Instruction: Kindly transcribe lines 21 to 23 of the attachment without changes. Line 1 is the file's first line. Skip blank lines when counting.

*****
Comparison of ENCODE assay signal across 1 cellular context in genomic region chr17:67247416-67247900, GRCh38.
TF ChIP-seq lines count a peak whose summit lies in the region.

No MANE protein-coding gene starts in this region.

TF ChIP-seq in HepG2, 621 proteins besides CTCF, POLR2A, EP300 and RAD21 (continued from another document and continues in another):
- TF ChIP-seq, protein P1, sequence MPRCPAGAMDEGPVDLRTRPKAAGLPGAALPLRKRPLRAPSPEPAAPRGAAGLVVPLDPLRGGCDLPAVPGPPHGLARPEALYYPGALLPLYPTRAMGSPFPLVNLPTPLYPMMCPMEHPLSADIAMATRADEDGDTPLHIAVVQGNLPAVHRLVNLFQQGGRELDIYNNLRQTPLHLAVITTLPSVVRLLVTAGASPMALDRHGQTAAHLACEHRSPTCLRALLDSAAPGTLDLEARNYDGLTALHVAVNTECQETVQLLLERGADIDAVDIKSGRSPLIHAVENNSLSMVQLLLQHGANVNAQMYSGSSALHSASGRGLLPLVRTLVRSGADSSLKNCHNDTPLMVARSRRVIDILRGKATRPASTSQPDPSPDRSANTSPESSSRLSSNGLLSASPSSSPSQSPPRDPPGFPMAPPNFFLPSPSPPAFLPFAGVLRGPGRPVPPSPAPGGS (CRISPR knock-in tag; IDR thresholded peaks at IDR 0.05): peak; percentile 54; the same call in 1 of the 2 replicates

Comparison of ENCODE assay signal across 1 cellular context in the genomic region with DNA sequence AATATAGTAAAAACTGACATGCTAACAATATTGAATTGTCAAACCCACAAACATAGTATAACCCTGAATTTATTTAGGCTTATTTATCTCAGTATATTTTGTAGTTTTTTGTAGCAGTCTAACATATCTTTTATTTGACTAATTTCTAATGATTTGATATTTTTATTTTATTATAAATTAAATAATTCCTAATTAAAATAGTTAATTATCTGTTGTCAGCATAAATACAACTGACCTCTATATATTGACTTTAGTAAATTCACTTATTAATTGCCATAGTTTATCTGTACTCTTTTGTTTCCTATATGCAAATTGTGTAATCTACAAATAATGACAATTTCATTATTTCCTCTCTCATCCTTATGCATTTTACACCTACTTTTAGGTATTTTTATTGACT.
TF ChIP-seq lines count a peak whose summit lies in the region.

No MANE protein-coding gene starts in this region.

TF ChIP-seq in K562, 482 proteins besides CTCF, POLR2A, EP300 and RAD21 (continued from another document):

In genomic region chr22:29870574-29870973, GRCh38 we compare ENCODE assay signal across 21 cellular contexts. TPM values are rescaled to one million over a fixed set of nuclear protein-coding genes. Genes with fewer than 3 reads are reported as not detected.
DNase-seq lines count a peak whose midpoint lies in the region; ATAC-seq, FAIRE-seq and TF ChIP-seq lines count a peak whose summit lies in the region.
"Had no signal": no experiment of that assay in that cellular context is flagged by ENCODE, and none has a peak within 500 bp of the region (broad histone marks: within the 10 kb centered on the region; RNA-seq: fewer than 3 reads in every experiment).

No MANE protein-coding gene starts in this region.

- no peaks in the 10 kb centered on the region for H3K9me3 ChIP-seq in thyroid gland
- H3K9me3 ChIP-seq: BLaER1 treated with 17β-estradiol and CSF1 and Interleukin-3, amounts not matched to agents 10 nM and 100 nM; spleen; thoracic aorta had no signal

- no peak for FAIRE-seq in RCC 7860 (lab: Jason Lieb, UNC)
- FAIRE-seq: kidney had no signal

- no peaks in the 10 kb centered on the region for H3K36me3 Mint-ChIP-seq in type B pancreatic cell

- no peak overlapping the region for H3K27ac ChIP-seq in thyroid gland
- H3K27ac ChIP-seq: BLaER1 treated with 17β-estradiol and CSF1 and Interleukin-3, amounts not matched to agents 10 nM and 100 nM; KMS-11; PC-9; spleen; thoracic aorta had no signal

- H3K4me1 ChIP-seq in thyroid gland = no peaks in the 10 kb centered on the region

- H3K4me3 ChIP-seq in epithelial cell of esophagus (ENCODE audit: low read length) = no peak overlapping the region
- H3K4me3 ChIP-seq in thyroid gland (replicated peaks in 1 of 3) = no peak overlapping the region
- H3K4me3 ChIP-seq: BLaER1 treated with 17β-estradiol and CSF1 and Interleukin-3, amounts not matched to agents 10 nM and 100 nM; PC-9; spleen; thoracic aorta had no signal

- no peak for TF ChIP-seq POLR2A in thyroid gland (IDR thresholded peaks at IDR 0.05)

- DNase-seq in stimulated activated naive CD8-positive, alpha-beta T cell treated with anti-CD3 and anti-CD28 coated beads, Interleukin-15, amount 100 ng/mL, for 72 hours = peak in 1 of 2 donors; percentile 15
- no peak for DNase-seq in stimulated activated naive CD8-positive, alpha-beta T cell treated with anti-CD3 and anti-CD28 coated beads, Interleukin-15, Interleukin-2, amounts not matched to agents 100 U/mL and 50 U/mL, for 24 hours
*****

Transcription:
- H3K4me1 ChIP-seq in thyroid gland = no peaks in the 10 kb centered on the region

- H3K4me3 ChIP-seq in epithelial cell of esophagus (ENCODE audit: low read length) = no peak overlapping the region
- H3K4me3 ChIP-seq in thyroid gland (replicated peaks in 1 of 3) = no peak overlapping the region